Tom Gocze
• Member Posts: 2
edited May 2023
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I'm a bit confused by the plot. It appears everything is starting at about 275K... and the Node 0 (which I assume is the surface of the insulation exposed to the interior of the room) quickly heats to something like 296K. That's a 21K deltaT in a short period of time - whereas your original statement is looking for an ultimate 11K dT. Second comment is that the heating water dT will vary as a function of room air and room surface temperature (i.e. assuming circulator flow is constant). As the room heats up, there is less driving force to pull heat from the heating water through radiative and/or convective heat transfer. Anyway, the problem at hand is to isolate the modes of heat transfer and describe them using appropriate heat-transfer equations and bundle that all up in an arithmetic or numerical solution. Additionally, I think your comment about negligible heat loss through the concrete and dirt does not make sense. In fact, the thermal mass (think specific heat) of the concrete will play a large role in the dynamics of heating this room - as you must bring up the temperature by some amount to achieve thermal equilibrium in the room. Same for the insulation. Perhaps you can assume the dirt is at a constant temperature - just like on earth... (i.e. the dirt underneath the floor of my unfinished basement is always about 55F.) Conduction is involved in heating up the concrete and insulation solids. It will have a temperature gradient that needs to be figured out... What is the thermal conductivity? Are there interface resistances (between discrete layers) to include in the analysis?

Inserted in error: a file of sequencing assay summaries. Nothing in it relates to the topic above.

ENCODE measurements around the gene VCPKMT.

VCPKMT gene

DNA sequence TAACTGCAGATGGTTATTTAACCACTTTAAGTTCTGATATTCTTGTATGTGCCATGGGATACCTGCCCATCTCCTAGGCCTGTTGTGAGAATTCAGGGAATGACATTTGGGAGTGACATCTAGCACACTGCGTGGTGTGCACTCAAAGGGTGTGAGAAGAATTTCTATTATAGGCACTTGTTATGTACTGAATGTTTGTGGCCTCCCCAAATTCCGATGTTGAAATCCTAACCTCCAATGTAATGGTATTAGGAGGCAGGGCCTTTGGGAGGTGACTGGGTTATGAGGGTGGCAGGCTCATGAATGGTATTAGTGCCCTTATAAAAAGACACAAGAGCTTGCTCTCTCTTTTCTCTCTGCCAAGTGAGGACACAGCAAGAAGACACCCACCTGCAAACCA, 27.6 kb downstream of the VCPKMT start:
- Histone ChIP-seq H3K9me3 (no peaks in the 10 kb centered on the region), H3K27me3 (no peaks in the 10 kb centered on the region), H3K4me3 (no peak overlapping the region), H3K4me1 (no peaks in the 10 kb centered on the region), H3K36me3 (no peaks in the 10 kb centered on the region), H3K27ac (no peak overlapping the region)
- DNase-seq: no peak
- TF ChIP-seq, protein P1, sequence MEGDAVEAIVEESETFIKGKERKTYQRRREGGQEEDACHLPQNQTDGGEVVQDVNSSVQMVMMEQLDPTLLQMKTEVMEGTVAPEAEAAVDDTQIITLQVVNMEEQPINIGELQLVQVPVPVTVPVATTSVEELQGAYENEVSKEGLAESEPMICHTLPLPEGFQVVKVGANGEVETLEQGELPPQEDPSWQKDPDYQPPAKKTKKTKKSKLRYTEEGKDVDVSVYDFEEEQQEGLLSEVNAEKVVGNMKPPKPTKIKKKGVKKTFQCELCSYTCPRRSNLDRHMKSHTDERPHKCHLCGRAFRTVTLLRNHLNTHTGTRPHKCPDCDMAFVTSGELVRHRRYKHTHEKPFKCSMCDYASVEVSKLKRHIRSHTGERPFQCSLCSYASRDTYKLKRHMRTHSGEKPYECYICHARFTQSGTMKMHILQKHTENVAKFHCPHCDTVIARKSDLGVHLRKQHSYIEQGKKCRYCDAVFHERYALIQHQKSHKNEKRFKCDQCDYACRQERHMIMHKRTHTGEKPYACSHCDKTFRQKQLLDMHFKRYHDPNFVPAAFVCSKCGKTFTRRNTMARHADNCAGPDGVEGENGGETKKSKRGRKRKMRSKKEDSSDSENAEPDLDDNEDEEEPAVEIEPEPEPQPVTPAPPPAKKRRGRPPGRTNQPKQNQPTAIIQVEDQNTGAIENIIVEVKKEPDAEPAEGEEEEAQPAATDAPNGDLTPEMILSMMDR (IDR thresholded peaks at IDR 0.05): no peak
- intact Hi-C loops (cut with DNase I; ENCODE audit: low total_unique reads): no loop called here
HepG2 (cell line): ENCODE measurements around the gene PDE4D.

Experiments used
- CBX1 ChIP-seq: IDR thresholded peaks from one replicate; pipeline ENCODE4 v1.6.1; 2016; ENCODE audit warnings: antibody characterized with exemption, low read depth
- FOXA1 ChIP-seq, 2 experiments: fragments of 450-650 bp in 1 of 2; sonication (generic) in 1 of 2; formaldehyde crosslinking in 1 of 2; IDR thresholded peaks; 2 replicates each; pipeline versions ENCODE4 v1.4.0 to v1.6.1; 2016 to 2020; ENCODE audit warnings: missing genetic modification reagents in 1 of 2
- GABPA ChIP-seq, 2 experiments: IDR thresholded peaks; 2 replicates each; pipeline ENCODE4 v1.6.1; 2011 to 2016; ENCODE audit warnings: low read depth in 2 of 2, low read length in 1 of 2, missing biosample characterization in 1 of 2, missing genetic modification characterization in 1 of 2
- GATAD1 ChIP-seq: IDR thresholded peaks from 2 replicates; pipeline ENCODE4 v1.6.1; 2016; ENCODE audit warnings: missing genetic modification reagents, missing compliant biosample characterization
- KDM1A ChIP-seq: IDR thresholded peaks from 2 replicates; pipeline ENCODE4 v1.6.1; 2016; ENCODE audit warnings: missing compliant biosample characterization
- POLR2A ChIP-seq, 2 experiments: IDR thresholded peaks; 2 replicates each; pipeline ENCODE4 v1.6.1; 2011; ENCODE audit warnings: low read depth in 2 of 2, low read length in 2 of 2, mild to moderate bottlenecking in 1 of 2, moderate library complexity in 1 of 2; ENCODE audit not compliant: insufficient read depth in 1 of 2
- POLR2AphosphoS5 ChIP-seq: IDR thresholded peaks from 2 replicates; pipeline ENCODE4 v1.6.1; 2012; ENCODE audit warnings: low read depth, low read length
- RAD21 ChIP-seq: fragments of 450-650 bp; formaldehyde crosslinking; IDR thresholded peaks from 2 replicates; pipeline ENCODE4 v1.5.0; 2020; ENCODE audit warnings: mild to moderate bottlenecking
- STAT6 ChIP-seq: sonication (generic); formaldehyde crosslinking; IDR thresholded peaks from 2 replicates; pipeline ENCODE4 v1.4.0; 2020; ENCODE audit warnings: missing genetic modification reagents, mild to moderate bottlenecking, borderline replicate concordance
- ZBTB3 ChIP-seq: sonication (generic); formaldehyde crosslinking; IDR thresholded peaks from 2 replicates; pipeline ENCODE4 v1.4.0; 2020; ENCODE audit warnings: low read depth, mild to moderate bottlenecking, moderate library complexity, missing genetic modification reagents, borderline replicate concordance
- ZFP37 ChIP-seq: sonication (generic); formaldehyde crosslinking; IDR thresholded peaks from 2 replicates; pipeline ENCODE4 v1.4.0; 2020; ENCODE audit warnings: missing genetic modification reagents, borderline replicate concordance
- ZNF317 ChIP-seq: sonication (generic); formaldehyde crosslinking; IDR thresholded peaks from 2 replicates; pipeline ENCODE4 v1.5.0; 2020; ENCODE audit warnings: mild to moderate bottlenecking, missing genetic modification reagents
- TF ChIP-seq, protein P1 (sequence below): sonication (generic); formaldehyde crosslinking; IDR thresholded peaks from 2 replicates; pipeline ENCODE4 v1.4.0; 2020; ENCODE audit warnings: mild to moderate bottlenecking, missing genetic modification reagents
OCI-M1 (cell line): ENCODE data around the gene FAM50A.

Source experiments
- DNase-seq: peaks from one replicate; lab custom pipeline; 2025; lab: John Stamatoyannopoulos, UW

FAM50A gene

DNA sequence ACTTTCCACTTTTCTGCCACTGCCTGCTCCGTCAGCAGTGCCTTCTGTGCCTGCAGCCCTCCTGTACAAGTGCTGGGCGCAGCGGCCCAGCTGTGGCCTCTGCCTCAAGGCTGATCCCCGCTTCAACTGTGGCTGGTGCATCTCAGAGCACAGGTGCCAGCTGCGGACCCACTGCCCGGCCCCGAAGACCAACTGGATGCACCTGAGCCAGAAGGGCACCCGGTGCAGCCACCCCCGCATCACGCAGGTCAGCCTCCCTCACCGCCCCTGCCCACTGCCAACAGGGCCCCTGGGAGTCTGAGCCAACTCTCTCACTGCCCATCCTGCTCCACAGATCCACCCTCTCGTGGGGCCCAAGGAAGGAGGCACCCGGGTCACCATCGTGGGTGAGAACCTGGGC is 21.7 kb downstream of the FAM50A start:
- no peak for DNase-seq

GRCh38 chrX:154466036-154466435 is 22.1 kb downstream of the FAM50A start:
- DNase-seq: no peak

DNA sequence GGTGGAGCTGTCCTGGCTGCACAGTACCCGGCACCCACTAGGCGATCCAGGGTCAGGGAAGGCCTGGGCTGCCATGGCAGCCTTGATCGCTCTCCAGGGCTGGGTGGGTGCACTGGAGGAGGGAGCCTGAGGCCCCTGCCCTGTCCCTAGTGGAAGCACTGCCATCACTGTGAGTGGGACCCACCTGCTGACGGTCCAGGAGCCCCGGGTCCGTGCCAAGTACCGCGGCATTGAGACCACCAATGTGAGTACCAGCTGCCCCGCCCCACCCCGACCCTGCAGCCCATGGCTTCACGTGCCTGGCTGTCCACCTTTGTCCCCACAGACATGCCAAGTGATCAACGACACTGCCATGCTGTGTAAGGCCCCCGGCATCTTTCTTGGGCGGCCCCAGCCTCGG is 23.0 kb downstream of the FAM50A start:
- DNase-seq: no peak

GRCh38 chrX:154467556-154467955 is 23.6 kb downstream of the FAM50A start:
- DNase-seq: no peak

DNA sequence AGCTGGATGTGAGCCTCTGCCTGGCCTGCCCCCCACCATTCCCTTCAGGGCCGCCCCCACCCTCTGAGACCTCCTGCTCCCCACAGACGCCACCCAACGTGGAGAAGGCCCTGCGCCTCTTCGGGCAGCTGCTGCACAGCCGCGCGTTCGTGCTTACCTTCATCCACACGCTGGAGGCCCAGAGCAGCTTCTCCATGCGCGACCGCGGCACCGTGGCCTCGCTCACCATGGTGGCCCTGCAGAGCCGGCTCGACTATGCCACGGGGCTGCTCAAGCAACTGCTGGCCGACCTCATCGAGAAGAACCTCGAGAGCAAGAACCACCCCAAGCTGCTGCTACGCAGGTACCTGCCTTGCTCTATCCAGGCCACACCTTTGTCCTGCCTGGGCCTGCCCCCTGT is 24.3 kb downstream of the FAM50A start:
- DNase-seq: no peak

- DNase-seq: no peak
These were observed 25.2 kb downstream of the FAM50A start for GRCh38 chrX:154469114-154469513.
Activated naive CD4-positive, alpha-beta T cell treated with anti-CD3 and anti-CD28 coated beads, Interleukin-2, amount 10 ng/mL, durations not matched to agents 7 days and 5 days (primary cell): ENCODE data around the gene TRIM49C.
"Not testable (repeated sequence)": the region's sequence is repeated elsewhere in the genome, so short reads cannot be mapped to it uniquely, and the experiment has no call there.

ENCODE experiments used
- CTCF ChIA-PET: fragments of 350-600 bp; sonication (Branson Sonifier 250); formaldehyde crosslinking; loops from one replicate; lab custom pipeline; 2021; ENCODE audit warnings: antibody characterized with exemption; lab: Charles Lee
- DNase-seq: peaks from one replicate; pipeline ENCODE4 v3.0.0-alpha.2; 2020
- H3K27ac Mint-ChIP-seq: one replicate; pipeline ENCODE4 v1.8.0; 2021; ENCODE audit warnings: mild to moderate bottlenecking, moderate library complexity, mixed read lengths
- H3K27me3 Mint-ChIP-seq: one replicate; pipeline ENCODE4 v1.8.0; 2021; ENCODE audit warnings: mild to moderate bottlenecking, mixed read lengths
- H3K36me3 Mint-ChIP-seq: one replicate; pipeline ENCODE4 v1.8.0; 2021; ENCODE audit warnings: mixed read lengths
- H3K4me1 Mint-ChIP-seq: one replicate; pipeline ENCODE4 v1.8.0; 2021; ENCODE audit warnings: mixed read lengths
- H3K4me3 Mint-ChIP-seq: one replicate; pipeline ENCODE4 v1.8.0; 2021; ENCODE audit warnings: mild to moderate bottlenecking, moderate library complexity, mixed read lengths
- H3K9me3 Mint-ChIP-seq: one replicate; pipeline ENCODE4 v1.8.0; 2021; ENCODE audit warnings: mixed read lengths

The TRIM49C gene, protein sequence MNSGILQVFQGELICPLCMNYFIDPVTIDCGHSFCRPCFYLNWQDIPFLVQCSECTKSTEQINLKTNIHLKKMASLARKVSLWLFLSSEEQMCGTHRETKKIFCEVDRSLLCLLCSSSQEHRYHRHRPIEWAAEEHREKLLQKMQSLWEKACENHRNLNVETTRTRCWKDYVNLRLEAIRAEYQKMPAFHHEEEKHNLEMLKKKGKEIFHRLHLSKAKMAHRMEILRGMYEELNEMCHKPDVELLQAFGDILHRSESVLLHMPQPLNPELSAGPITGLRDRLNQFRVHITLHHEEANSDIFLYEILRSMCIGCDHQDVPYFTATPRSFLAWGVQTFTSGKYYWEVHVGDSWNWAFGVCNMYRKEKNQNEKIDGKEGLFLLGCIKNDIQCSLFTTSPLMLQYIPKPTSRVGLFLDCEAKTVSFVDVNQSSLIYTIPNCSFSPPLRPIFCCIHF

• Member Posts: 110